Arriving in Brussels mid-evening as the final stop over on my most recent European adventure, it was already dark when I emerged from the train and ventured out into the heart of the city after checking into my hotel.
My room looked out onto a dramatically lit stock exchange building in the Place de la Bourse/Beursplein and I was assured that wandering around the central area of the city would be perfectly safe.
On and off spitting rain had the cobblestones in the city glistening—adding to the misty charm of the night. I immediately embarked on my shortlist of must-eat and see items in the capital city of the European Union.
Passing chocolate shop after chocolate shop as I got my bearings, I became intensely aware over just a few blocks that all around me the streets actually smelled of rich, delicious chocolate! Chocolate fountains flowed with melted Belgian chocolate while brightly wrapped and shimmering boxes of truffles peaked out the glowing windows. Turns out that there is no other place in the world that sells more chocolate than Brussel’s international airport—somewhere at the rate of 1.6 kilograms sold per minute.
The chocolate tour continued as I made my way to see Manneken Pis—the bronze statue of a little boy peeing in a fountain. While the statue was small and somewhat of a letdown, I passed at least one chocolate shop on each block on my way—and an actual chocolate factory.
I contemplated pulling up at a small table on a narrow street for a sampling of Belgium beers but instead opted for a Brussels waffle (gaufre de Bruxelles) instead. More like the Belgian waffle we know as a breakfast food (but does not really exist in Belgium), the Brussels waffle is raised with yeast and doesn’t include the pearl sugar of the Liege waffle. As I waited for a speculoos cookie butter and whipped cream topped waffle, I sipped Belgium hot chocolate and chatted with the staff about the locally produced sweets.
Aside from the waffle, the spectacle of the Grand Place will forever be etched in my memory of favorite places. Mostly empty due to the weather and time of night, the Grand Place or Grote Markt which is the central square of Brussels, shimmered in the misty evening and reminded me of Christmas.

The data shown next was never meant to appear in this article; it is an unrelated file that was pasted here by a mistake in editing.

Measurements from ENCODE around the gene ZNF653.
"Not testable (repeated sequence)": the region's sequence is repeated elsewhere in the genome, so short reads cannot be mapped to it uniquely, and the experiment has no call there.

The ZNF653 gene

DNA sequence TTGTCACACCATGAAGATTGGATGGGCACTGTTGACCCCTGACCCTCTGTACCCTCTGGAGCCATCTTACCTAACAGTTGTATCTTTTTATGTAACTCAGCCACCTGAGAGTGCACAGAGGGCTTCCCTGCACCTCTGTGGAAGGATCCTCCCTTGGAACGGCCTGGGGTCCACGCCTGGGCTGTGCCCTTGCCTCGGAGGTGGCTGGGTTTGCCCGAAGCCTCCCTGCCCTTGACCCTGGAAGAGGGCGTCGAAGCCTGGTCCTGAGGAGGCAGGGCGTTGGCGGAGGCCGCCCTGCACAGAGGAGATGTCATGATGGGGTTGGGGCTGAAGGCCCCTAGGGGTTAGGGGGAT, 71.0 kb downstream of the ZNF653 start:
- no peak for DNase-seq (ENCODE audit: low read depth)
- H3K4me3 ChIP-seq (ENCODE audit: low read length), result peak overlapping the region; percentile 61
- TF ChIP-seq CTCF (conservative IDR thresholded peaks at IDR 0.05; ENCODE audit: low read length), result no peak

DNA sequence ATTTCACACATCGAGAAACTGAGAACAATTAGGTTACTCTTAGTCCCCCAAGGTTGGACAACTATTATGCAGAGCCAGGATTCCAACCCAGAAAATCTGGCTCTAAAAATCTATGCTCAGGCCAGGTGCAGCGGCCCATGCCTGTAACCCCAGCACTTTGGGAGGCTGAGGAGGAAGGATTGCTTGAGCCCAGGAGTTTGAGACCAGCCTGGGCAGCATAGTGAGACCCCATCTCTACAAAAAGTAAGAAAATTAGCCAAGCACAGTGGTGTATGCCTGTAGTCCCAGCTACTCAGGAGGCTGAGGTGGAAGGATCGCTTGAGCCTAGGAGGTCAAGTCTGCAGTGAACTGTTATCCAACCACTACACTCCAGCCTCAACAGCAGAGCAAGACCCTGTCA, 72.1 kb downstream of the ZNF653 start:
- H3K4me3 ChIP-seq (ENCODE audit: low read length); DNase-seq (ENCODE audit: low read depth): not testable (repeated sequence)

The city’s town hall and the Breadhouse (King’s House) building which contains the Museum of the City of Brussels are here along with various guildhalls. Unlike most city squares, there is no church in the square as the site emphasizes its mercantile (cloth and bread markets once were held on this site) and administrative functions. The site is a UNESCO World Heritage site and all the buildings are listed monuments. Not surprisingly, it is the most memorable landmark in Brussels and most visited tourist destination.
In short, Brussels was a charming end to my trip abroad. I’ll definitely return to try some beer and dine in the many well-regarded restaurants serving fresh seafood and other local delicacies.
Travel Tip: Do take the train into the city from the airport. It’s a fast and comfortable ride with just three stops and it only costs 8 euro. Beware that the ticket machine doesn’t take euro however and only accepts credit cards with a PIN. Uber is a great (and inexpensive) way to get around in the city if your destination is beyond walkable distance and/or the metro or tram can’t get you where you need to go.